How do you choose the right programs or activities for your kids? Sometimes it’s clear, sometimes it’s not. Lots of agendas can get involved when schedules and locations are important.
When choosing activities, consider:
- This is for your child, not you. Of course it must work for you, but try not to project what you loved as a kid, or what you wish you had gotten to do.
- Do not sign your child up for something you think she will like and then inform her what she will be doing.
- Make suggestions but not directions. “What about…? If I were you, I would love that – but that’s me.”
- Go over general categories—day or sleep away camp, sports programs, theater programs, horse camps, art or music programs, etc. Then include your child (if old enough) in some of the research. The more your child is involved, the more engaged he will be and the less you will be blamed if it doesn’t work out.
- For teens old enough to work: Job-aged kids need your help and support during the job search, but not your leg-work. Acknowledge the difficulty, share your experiences, be open to hear the griping, offer suggestions, but do not do the work.
Many children change their minds, and fears arise about teaching commitment. This is not limited to summer activities. What do you do when money has been spent? Or children who begged for a program dig in their heals and refuse to go after a couple of sessions? Others start off resisting but with gentle prodding find that once involved they love it.
This is normal and shouldn’t be cause for worry that your child will never be able to make commitments. This is their time of learning what they like and don’t like. Taking responsibility for being a counted-on team member is not necessary until a team really does count on its teammates.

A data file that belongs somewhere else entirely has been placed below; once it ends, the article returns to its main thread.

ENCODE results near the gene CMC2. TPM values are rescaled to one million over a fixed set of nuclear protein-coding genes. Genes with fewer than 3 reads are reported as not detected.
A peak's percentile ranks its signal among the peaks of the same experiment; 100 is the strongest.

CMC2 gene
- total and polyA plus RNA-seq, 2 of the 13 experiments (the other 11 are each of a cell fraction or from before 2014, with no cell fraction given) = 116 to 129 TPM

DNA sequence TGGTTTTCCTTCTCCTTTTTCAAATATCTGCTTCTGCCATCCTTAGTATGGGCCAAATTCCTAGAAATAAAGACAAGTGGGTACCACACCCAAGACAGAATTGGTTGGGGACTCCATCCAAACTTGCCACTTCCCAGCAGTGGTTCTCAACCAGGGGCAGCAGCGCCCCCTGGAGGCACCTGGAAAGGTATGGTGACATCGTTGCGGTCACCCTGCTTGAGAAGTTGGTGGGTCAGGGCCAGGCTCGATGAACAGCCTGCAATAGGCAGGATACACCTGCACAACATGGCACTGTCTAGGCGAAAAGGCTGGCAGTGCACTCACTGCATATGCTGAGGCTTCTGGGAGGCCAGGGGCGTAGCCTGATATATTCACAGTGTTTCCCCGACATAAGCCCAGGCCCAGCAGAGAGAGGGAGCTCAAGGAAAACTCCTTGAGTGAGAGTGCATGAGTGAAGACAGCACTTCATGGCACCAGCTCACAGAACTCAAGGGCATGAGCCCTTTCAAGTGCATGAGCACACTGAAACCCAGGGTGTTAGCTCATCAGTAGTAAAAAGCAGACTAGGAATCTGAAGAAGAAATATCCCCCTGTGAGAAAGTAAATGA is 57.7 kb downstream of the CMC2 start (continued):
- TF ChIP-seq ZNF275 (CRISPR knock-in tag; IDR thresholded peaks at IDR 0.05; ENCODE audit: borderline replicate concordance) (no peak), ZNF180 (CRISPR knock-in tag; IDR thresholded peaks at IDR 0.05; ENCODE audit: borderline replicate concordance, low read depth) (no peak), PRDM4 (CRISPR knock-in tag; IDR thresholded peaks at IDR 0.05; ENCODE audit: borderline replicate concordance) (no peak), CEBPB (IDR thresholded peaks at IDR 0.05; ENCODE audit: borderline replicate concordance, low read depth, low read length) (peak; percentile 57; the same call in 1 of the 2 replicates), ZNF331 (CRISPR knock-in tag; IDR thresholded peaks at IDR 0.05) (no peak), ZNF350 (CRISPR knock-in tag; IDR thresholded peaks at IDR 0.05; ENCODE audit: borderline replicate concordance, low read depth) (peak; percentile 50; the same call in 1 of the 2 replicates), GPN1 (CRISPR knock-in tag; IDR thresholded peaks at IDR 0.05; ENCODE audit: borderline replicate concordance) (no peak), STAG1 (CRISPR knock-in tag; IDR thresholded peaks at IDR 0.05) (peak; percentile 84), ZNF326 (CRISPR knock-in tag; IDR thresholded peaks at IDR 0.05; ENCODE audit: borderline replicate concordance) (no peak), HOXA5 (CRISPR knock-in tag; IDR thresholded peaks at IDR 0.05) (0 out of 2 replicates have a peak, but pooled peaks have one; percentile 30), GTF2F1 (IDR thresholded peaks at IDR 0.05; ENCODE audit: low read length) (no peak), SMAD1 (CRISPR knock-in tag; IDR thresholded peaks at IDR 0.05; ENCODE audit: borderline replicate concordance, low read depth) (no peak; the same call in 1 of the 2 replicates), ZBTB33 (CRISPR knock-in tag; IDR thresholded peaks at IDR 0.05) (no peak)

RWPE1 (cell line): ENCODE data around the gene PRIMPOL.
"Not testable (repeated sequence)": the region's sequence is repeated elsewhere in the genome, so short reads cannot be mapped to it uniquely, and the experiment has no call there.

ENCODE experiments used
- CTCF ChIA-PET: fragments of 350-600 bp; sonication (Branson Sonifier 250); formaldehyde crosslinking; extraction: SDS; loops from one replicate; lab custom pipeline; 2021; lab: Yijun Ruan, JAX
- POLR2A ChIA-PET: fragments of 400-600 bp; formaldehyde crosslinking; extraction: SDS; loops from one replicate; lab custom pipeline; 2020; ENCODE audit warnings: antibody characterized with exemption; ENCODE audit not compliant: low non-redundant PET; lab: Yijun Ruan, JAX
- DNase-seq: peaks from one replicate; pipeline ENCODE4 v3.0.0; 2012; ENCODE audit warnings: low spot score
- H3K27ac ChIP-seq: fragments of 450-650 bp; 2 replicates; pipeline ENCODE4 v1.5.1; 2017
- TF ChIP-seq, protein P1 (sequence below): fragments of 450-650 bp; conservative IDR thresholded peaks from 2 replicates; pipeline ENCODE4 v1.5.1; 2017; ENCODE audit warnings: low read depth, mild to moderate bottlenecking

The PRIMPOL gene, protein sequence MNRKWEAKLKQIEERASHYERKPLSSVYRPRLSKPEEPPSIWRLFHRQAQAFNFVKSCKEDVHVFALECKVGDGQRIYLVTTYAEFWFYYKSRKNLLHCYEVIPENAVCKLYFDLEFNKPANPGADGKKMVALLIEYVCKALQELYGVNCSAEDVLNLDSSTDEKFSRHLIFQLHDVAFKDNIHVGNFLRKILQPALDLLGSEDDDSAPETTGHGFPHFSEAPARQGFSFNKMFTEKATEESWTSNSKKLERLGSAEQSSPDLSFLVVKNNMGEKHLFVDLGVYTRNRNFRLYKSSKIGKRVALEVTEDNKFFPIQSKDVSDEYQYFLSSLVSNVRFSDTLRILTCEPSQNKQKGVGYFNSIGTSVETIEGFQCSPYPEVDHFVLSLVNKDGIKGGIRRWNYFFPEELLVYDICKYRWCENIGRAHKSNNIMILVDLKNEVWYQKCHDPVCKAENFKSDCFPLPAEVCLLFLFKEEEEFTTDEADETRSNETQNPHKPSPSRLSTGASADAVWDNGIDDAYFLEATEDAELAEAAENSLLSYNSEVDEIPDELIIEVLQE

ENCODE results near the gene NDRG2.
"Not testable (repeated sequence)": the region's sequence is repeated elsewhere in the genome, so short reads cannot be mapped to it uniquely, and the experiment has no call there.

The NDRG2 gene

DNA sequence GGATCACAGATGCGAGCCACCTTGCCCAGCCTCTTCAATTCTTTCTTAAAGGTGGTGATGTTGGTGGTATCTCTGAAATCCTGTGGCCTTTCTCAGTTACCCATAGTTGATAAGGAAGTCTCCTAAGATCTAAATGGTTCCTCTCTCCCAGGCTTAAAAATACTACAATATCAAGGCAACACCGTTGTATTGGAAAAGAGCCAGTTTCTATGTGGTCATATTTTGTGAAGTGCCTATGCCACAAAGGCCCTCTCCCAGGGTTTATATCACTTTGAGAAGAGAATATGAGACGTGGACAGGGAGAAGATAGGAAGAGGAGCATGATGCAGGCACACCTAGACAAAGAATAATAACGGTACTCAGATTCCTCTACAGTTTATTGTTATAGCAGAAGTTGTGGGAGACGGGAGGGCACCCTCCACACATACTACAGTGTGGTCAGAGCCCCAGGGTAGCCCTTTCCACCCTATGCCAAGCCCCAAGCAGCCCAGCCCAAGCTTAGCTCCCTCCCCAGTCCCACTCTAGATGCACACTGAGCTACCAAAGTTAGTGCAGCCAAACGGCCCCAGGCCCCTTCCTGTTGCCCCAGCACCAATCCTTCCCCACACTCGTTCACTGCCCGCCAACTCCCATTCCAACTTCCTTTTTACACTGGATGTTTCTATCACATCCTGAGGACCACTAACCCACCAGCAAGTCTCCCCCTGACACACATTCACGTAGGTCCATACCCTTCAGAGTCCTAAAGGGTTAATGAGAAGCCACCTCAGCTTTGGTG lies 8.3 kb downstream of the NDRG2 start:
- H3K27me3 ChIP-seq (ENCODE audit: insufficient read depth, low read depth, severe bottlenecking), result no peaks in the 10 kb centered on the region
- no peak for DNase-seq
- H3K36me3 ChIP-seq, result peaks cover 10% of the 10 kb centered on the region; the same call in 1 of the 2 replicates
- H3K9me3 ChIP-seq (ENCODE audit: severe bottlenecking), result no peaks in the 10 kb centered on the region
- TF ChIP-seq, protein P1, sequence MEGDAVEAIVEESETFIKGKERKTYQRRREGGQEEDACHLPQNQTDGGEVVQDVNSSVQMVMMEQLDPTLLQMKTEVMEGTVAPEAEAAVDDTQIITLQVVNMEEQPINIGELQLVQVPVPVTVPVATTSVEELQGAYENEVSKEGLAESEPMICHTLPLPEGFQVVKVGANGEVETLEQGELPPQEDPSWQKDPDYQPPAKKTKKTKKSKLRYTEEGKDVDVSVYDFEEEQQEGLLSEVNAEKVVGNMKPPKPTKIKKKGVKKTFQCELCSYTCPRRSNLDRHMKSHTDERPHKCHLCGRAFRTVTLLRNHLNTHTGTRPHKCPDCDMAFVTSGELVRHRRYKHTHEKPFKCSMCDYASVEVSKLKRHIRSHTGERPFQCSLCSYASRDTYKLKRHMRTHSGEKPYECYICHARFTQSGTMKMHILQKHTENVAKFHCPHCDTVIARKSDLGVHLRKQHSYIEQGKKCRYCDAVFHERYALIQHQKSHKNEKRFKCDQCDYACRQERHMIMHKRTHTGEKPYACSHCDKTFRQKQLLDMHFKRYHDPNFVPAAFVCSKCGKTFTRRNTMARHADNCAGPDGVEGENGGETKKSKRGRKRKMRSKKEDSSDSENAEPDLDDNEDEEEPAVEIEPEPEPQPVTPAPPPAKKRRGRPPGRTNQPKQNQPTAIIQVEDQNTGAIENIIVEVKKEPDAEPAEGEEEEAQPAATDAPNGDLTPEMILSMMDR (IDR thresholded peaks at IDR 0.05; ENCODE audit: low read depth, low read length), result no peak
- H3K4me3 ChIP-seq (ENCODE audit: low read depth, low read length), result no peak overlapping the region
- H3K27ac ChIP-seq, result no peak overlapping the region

You may never know how far to push and when to back off. Trial and error is often your only guide. After a situation does not work out, talk about it with your child. Never place blame for a change of mind or heart. Discuss ways to evaluate a program for future planning. What worked, what didn’t. Get your child in the habit of looking back, learning from experience, and moving forward with new self-knowledge.
In the process of deciding on summer activities, voluntary school trips, after school activities, play the “what if” game. “What do you think you would feel like if…? When it comes time to do…what do you guess that might be like? What would you do if…happened?” Be careful not to steer your questions or tone to lead in the direction you want.
When money is involved, let your child know you do not want to spend money if he will soon leave the program. Discuss how much time involved is acceptable to you. Ask him if he feels sure enough to risk staying with it for that long if he doesn’t like it. Then it becomes about keeping his word rather than commitment to a team he doesn’t really care about.
The Benefits of Boredom
If you’ve decided that your kids have had enough structure, and you choose to give them a welcome stay-at-home break, you may come up against the “I’m bored” syndrome. Resist the temptation to yell, “I’m not your camp counselor. You should be happy you get to do whatever you want. Now leave me alone!” Generally “I’m bored” doesn’t mean, I’m ungrateful and I hate being here. More likely it means I don’t know what to do or I want you to do something with me. Children are so used to their parents fixing their problems (a habit to get out of), “I’m bored” comes with the expectation that you will quickly solve the problem. Don’t fall into this trap.
Let your child know you get bored sometimes, and you’re sure she will think of something. It’s her problem, not yours. Make a list together of all the things she likes to do around home. Then post it so when you hear, “I’m bored”, you can point to the list. If nothing on the list appeals at the moment, chances are your child needs to be bored. Let her be. It is out of boredom that creativity emerges.
Engage Your Child in Decisions
Engage your child in the decisions that affect her life. Ask, “Do you want me to speak to your teacher about that?” instead of just going to the teacher. Never second-guess what your children will want. Ask their opinions and encourage negotiating to be sure all are heard and then find what works for all of you. There is nothing wrong with a good argument from your child. It doesn’t mean disrespect; it means your child feels safe arguing with you. That’s a good thing. Then you will get her in the habit of thinking carefully about the choices she makes so she learns that she is in control of what she chooses and what she doesn’t.